What ESCO means for industrial networking

by The CC-Link Team on 28 August 2013

The ESCO report (Electronics Systems Challenges and Opportunities) released on June 27 envisages 55% growth in the electronic systems sector by 2020. Whether that is achievable or not, and how it will impact on industrial networking, only time will tell. However, the underlying issue here is how we can bring success to the electronics manufacturing sector in the UK and perhaps Europe in general.

By John Browett, general manager of the CC-Link Partner Association Europe

Smart technologies penetrate every area of our daily lives, from smart phones to smart cities. As a consequence, the  electronics systems sector could see significant growth over the next few years in the UK, with possibly similar growth being seen across Europe.

In fact, I think there’s a real argument that we are undergoing a phase of technical development on a par with the industrial revolution. However, relying on demand for additional electronic devices  will simply not be sufficient to meet our targets. We need to radically increase  exports and I believe the same applies to many other European countries.

As a result, I believe that the industry’s  focus should be on increasing its trade with the expanding Asian electronics markets. With emerging economies developing a taste for Western products and services, and building the capital to purchase them, companies  should think about investing in technologies  that  have been used in the target countries for many years.

If you want to set up shop in Asia and become a success story, then it’s essential that you investigate the most common networking methods used in the region. CC-Link has the leading share with about 20% of the market.
We’ve all seen businesses crash and burn, in a whole host of sectors because they refuse to acknowledge local preference and market behaviour.

The progress predicted by the ESCO report could be achieved if Government efforts are coordinated with those of organisations such a UKTI (UK Trade and Investment) and CBBC (China – Britain Business Council), as well as ourselves. The CBBC actively works towards increasing opportunities for companies that want to do business in China and supporting those who make the investment.

The CLPA has always actively promoted its partner businesses in  Asia, and on September 24 we are organising an event in Hatfield, England, focused on exactly that subject. Called Gateway to China, the event will feature speakers from the CLPA, Festo, GAMBICA, Intellect, Mitsubishi and Renesas. The tickets are free and can be obtained by registering at http://gateway-to-china.eventbrite.co.uk/.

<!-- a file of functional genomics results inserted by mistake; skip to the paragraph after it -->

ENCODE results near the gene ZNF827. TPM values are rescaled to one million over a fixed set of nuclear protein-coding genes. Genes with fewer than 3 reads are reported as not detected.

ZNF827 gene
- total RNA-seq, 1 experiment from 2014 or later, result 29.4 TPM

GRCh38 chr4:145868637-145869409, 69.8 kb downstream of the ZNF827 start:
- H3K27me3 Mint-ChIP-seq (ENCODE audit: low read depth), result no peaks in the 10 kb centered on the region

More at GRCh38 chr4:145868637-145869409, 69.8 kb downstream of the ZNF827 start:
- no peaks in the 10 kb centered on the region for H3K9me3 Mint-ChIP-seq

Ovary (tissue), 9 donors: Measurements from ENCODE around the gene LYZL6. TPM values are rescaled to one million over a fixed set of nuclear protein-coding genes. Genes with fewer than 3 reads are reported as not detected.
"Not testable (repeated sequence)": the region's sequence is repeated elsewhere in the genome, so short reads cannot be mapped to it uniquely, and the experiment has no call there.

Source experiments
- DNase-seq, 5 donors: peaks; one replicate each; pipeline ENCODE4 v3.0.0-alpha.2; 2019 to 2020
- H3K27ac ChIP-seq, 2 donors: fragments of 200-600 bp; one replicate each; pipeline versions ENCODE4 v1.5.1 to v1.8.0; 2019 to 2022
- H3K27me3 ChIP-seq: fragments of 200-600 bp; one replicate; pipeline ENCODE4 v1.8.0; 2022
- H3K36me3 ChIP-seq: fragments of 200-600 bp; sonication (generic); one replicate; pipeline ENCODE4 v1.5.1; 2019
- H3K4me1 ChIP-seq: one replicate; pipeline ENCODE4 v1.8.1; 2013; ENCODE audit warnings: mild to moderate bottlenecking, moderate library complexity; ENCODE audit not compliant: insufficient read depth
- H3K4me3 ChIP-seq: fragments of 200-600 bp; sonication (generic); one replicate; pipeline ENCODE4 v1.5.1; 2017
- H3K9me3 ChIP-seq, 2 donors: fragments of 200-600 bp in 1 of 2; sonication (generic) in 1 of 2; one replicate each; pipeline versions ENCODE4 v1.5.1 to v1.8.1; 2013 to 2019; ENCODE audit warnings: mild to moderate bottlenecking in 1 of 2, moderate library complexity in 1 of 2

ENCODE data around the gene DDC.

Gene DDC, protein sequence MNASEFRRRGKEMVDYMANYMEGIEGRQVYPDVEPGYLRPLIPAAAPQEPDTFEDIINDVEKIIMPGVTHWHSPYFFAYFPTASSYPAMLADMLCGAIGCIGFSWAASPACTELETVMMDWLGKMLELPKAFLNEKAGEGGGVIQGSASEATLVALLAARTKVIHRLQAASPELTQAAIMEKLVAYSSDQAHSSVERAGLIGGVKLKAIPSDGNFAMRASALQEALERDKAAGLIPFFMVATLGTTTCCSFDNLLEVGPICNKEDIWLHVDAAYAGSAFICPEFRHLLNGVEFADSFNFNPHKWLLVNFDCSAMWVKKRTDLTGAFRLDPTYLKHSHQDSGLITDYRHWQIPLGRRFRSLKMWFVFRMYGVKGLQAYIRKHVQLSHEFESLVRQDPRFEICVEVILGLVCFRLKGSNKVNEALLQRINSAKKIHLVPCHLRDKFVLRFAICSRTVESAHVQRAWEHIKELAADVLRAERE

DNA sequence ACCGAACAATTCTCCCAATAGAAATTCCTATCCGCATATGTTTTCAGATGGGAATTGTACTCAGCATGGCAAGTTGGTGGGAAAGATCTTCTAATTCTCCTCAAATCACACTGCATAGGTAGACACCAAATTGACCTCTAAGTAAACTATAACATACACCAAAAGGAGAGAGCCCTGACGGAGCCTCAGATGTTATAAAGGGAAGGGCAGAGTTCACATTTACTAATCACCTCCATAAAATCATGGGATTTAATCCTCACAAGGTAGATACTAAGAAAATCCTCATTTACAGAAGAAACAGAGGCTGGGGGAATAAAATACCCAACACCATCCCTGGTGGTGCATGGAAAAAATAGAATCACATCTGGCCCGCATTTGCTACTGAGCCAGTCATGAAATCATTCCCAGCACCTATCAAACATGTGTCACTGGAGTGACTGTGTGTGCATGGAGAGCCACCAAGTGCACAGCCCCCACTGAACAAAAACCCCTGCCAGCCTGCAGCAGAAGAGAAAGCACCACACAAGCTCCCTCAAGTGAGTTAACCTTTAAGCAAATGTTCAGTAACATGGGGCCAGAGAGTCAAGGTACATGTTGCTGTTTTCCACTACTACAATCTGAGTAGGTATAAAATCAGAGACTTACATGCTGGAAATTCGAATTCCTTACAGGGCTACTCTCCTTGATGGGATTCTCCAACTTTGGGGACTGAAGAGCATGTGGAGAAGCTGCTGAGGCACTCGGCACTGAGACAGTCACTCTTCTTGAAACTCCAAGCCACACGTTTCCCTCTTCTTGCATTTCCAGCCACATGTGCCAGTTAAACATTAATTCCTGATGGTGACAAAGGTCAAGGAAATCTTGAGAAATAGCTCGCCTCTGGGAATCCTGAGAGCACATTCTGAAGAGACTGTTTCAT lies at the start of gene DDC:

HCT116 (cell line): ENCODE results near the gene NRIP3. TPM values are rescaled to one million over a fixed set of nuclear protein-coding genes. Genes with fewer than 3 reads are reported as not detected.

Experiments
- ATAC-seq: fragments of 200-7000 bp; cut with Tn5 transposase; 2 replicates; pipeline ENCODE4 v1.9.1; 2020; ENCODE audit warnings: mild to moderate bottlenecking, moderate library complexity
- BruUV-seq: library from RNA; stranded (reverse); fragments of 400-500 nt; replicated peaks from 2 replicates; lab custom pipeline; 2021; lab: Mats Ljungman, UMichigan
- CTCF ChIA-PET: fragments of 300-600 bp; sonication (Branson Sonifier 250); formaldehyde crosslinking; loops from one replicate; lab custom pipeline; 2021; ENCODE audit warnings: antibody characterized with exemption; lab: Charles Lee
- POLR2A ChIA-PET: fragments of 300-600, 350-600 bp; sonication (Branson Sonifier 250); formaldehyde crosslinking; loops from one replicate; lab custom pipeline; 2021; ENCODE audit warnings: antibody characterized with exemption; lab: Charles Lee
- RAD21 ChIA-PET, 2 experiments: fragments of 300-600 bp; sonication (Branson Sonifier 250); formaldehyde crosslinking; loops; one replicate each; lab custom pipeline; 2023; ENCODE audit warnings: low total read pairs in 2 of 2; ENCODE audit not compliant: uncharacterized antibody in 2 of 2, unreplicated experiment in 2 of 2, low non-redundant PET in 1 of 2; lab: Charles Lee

Industrial networking employmentAnother positive prediction the ESCO report makes is that the resultant trade boom will create another 150,000 skilled jobs in the UK alone. As suggested on page 24 of the report, the numbers of mechanical and civil engineers are still at a healthy level, whereas the electronics engineering sector is really struggling for skilled employees. This new Government incentive will have a positive impact on increasing the numbers of young people entering engineering and most importantly, electronics trades.

Whichever way you look at it, the ESCO report was a much needed high level review of the electronics industry in the UK. It offers an accurate diagnosis of the electronics sector’s ills as well as those of industry overall. Its prognosis is filled with potential; to increase our ability to develop new technologies and improve international trade.

The underlying message here is that in today’s economy, going global is more important than cutting production costs. This is where trade bodies such as UKTI, CBBC and the CLPA can open a gateway to Asia if we all work together.

John Browett will be speaking at Gateway to China, the CLPA’s (CC-Link Partner Association) international trade event being held in Hatfield on September 24. If you want to find out more about how CC-Link technology can help you win business in China and Asia you can book a ticket here – they are free to readers of this blog.

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